We all have that one sports bra. The one you’ve had since high school, full of holes with no elastic left. While it’s supported you through the years, over time, it’s lost its ability. But like an old boyfriend, you keep it around because it’s comfortable.
Sports bras are supposed to be your boobs’ best friend, but an ill-fitting one can turn into their worst enemy. Too small, and it will smash and suffocate while on and be nearly impossible to take off. Too big and it won’t do anything for you at all. Either way, you’re setting yourself up for an uncomfortable workout that may even do damage to your body.
According to Renelle Braaten, founder and president of ENELL, who creates state-of-the-art, high-quality performance sports bras for women C cup or above, “An ill-fitting or unsupportive sports bra, especially while engaging in sports or strenuous activity, can cause premature sagging of the breasts and stress on your back muscles,” she told DietsInReview.com. She explained that this can cause breast, back, shoulder, and arm pain. “It can also cause headaches, indentation, scarring, chafing and/or improper posture.”
It’s such a problem, in fact, that many women cut their workouts short or skip them entirely. This isn’t news to ladies, however, as we have been coming up with our own ways to deal with poorly fitted sports bras over the years. Some girls wear regular bras under their sports bras to get the support and coverage they need, while some double up on two sports bras in an attempt to stop bouncing and avoid blacking out their eyes. (more…)
Because I’m a fitness instructor I own a lot of spandex. Like a whole dresser full of the stuff. But there occasionally are days when I don’t feel like squeezing my body into super tight active wear, when I don’t want to have to “suck it in” for 60 minutes straight. So after returning from a week in New York—a trip that included more than one bagel splurge—I was on the lookout for a workout outfit that was flattering and functional, but not quite so fitted.
I’ve always loved Moving Comfort sports bras—they are super supportive without being constrictive—but I haven’t worn much of their other fitness apparel. When I saw the brand’s new dance and studio collection I knew it was time to give it a try.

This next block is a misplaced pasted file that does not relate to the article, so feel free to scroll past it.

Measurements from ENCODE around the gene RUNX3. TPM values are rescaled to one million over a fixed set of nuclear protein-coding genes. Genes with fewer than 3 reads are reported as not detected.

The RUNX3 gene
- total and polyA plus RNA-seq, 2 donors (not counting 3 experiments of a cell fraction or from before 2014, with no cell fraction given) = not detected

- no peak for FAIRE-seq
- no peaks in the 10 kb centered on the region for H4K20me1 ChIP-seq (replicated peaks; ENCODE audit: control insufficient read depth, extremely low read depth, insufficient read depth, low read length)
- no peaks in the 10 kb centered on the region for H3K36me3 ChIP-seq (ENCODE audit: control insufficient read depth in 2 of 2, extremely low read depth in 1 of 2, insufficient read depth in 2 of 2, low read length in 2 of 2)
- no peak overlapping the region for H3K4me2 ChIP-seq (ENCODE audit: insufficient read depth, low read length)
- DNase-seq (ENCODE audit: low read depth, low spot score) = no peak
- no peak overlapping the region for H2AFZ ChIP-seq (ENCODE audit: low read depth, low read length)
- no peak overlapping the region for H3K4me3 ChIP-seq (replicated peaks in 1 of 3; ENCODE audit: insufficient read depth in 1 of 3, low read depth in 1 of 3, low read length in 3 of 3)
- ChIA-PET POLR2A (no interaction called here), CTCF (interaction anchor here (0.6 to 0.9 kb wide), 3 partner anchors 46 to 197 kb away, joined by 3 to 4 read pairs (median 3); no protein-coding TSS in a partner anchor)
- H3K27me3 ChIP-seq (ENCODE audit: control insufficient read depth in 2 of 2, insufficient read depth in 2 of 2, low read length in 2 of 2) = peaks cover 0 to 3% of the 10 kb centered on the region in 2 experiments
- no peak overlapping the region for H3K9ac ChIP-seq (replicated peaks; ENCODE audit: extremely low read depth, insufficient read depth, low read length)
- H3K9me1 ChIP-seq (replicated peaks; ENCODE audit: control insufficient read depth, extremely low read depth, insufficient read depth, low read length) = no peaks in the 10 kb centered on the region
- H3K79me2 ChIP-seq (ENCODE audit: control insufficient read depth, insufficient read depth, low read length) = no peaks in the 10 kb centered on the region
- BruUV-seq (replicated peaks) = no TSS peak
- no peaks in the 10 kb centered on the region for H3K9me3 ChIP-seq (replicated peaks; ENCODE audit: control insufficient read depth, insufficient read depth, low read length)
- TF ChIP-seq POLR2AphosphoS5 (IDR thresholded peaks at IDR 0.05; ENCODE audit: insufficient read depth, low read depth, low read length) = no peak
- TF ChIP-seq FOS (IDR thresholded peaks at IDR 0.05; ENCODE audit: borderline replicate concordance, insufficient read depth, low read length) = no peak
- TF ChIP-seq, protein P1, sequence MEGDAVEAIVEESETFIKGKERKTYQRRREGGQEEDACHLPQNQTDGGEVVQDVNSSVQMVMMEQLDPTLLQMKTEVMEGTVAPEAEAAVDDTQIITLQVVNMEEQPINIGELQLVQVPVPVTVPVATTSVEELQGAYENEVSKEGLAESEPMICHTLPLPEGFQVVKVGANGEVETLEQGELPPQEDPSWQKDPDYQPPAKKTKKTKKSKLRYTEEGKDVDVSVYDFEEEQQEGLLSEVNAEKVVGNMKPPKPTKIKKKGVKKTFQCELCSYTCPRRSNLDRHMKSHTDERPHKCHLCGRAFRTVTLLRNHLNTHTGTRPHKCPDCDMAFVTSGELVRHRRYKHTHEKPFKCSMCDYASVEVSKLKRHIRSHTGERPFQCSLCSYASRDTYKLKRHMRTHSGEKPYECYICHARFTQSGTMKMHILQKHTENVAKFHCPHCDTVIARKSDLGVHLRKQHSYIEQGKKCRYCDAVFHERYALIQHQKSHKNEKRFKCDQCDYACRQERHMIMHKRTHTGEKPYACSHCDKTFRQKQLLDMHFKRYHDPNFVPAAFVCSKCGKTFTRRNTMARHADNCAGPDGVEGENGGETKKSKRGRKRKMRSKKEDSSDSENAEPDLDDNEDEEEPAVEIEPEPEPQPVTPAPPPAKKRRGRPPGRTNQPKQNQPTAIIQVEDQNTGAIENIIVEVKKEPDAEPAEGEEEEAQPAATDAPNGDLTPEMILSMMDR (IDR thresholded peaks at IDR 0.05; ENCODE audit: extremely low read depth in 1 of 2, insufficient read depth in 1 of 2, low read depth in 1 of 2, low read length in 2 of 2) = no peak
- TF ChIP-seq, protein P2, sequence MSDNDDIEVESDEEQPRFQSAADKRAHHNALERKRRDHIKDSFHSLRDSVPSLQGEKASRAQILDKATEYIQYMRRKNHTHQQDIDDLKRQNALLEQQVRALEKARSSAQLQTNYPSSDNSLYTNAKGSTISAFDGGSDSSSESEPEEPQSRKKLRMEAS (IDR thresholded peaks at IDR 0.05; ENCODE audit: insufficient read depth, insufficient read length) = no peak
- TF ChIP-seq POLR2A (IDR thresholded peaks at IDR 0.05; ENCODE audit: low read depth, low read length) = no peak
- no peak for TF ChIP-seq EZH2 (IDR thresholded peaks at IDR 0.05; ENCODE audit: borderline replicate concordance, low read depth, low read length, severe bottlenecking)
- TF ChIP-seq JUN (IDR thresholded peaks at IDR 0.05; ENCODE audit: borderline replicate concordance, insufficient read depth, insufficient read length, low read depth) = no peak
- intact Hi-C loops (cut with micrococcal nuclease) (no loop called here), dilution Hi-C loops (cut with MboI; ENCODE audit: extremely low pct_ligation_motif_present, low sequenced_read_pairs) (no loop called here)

Here’s what I found:
The Metro Capri ($68) is made of a super lightweight poly/spandex blend—chances are these pants are much thinner and cooler than the leggings you usually wear. The waistband is elastic, there are pockets in front, and the drawstrings at the bottoms of the legs can be adjusted to be as loose or tight as you like. Of course what I really love about these pants are the shape of them: The hips and legs of the crops are a little loose (as in, they don’t hug every inch) yet they’re fitted enough to flatter. (more…)
For women, the right sports bra is often the most important piece of gear no matter what sport you do. But because the requirements for running are different than those of yoga, or cycling, or Zumba, it’s hard to find one bra that works for everything you want to do. That’s why I have about 20 sports bras in my closet (I know, I know) and I’m not alone: When I polled my female friends I found that most had somewhere between 3 and 30+ sports bras (no joke!).
But it is possible to cull that number at least a little. LaJean Lawson, PhD, a sports and exercise expert who has consulted sports bra makers for a couple of decades, suggests trying on a sports bra before buying it so you don’t get strapped with a not-quite-right bra. (Ordering several from a shop with a liberal return policy works too!) Before committing, put your over-the-shoulder-boulder-holder through this series of tests:
You put your fitness apparel through the ringer when you work out, sweating in and stretching out garments during long runs, short HIIT blasts, and steamy yoga sessions. But if your tops and crops get abused while on your body, does that give you more or less incentive you treat them with TLC when you wash them for your next wear?
Good question, especially since a single pair of yoga pants can easily cost more than $100 these days.
Full-disclosure: I used to work for lululemon athletica. While doing marketing for the brand’s new SoHo location in 2009 I spent time in the store. Back then, company policy was to tell people to wash garments however they wanted—hot, cold, turbo dryer, or line dry… just no fabric softener.
By Kerri Burr
A few months ago I discovered Lola Getts, an activewear company for plus-size gals which I loved. But finding them only made me wonder if there were more companies making high-quality workout gear in a full range of sizes. I looked some more and came across Sheila Moon Cycling. The company offers high-quality cycling gear in regular, plus, and maternity sizes. Score! The plus size line spans from 1X to 4X and the designs utilize playful patterns and flattering cuts, while also focusing on excellent support, coverage, and performance.
Sheila Moon sent me a sleeveless jersey ($75), a pair of knickers (at left, $99), and a bolero jacket ($39). The knickers were exceptionally well made, and had a decent amount of padding in the tush. (So important for long rides!) They do run large, so I ordered a size down from what I would typically wear.
The jersey was beautiful—the fabric lightweight, the cut was extremely flattering, and the pattern was gorgeous. The bolero jacket (which is basically a shrug) was the biggest surprise to me: it’s made of the same lightweight waffle material as the jersey when when worn together, they fuse into one glorious, long sleeved top. Plus, the bolero is so small you can easily remove it mid-workout and pack it away without adding bulk. (more…)